“The newer clinical trials are focused on helping patients for whom traditional surgery would be medium or low risk,” he says. “We could reach the point where we can offer low-risk aortic stenosis patients the minimally invasive TAVR option.”
The most common heart-valve disorder in the U.S. is mitral regurgitation (MR). In such patients, the mitral valve’s two flaps don’t close completely when the heart is pumping. That causes blood to leak backward from the heart’s left ventricle into its left atrium, instead of flowing through them normally and out into the body.
Some patients take medications like diuretics (or “water pills”) to curb their symptoms, but drugs won’t actually fix the problem. Repair or replacement of the mitral valve is ultimately needed, and open-heart surgery, which involves stopping the heart for a time, is still used to help most patients.
But for those who are too sick for that surgery, which requires months of recovery, AHN physicians offer transcatheter mitral valve repair. As with TAVR, a catheter is used to access the heart, but the mitral valve isn’t replaced; rather, the valve is repaired much like a plumber fixes a leaky kitchen faucet.
“We use a mechanical device called MitraClip®, a small V-shaped tube made of wire mesh and about the size of a dime,” Dr. Lasorda says. “Once we reach the heart, we open the clip and it attaches itself across the mitral-valve opening and clips the mitral valve’s two leaflets together, thus reducing the amount of leakage.”
The FDA-approved MitraClip has two arms on one end, and they anchor it to the valve, enabling the mitral valve to open and close fully. Patients typically go home in two days, and their MR symptoms start subsiding shortly after the device is deployed.
Since first offering transcatheter mitral valve repair in 2014, AHN physicians have completed 33 of the procedures at AGH.
“Like all procedures, this one has its risks,” Dr. Lasorda says. “But for many patients, transcatheter mitral valve repair is a real solution if traditional surgery isn’t a safe option for them.”
As these new heart-valve procedures are refined and the technology becomes more widely accepted, use of minimally invasive, catheter-guided procedures could become a first-line approach in treating heart-valve diseases, Dr. Lasorda says. “These procedures are generally safer than open-heart surgery, and patients recover in a fraction of the time,” he says.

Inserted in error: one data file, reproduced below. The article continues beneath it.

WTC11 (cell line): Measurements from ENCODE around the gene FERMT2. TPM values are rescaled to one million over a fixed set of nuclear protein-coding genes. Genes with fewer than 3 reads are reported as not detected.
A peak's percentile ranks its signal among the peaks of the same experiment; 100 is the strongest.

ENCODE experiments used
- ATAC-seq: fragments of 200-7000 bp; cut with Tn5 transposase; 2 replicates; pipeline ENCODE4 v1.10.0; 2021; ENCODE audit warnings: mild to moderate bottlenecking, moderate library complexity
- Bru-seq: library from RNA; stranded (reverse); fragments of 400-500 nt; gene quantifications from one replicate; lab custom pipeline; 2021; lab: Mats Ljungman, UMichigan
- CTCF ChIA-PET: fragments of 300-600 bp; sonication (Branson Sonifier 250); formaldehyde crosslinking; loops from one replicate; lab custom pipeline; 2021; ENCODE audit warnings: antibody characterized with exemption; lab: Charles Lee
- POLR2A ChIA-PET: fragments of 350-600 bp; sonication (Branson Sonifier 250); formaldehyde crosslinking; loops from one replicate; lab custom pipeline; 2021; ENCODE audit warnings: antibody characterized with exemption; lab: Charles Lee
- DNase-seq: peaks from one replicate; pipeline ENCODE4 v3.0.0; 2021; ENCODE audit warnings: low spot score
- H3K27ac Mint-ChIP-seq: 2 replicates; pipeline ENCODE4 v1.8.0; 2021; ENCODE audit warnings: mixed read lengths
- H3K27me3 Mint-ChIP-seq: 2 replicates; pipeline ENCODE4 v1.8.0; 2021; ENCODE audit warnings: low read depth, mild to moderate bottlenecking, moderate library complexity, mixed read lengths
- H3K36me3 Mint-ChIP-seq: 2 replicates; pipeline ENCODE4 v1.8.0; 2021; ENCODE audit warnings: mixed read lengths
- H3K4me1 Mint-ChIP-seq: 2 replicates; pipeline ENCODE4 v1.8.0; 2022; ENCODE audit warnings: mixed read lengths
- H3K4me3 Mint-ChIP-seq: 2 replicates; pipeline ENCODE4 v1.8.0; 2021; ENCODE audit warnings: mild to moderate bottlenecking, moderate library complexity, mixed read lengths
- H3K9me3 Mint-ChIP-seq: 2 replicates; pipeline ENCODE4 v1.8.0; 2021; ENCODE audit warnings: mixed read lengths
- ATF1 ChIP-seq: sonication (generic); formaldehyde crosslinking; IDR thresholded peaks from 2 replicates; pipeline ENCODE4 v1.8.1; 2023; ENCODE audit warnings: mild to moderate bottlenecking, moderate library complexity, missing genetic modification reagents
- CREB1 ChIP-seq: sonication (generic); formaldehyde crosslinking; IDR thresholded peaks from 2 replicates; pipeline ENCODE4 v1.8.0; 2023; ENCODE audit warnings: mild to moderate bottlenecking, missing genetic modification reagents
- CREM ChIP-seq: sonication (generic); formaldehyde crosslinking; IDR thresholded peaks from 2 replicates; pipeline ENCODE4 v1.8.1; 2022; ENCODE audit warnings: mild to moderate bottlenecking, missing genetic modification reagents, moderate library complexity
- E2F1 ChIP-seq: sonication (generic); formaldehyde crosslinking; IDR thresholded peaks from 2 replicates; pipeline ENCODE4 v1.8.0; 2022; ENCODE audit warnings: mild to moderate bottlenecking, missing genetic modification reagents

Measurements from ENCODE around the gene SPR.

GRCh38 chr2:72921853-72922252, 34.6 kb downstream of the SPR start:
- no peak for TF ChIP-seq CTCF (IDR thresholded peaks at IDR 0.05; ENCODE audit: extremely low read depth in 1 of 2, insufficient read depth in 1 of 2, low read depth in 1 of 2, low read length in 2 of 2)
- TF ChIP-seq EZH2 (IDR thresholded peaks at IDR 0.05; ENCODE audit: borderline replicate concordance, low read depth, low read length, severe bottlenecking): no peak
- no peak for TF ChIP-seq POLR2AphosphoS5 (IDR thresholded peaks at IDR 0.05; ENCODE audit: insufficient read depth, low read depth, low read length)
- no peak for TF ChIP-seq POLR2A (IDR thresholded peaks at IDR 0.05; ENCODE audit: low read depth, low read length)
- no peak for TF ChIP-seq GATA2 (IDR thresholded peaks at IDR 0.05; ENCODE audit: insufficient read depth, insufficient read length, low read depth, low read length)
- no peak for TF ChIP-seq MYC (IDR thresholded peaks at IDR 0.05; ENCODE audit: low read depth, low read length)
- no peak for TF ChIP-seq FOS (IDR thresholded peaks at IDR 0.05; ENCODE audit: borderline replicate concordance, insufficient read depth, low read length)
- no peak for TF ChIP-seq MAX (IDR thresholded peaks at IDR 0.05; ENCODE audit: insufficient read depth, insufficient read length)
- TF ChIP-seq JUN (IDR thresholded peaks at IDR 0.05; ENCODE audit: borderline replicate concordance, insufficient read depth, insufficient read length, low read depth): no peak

Since joining AGH, Dr. Lasorda also has seen an evolution toward use of multidisciplinary physician teams to decide which heart-valve procedure is best for each patient.
Three physicians — an interventional cardiologist, cardiothoracic surgeon and cardiac imaging specialist — meet weekly to comprehensively evaluate new patients. They assign “risk scores” to each one, pinpointing how risky that open-heart surgery would be versus a catheter-guided procedure.
“Twenty-six years ago, I decided on my own what procedure was right for the patient, and we didn’t have the physician ‘heart team’ concept,” Dr. Lasorda says. “Today, with so many more treatment options available, having multiple physician viewpoints is indeed better.”
Another evolution Dr. Lasorda and his colleagues have seen in recent years is a new wave of clinical research: Heart device-makers are increasingly approaching the AHN team to help refine their technologies and to participate in clinical trials.
“In time, we’re going to be performing more and more noninvasive procedures like these,” says Dr. Lasorda, who speaks to physician groups nationwide about interventional cardiology procedures. “That’s only going to give patients better and, quite often, safer solutions to heart-valve disease.”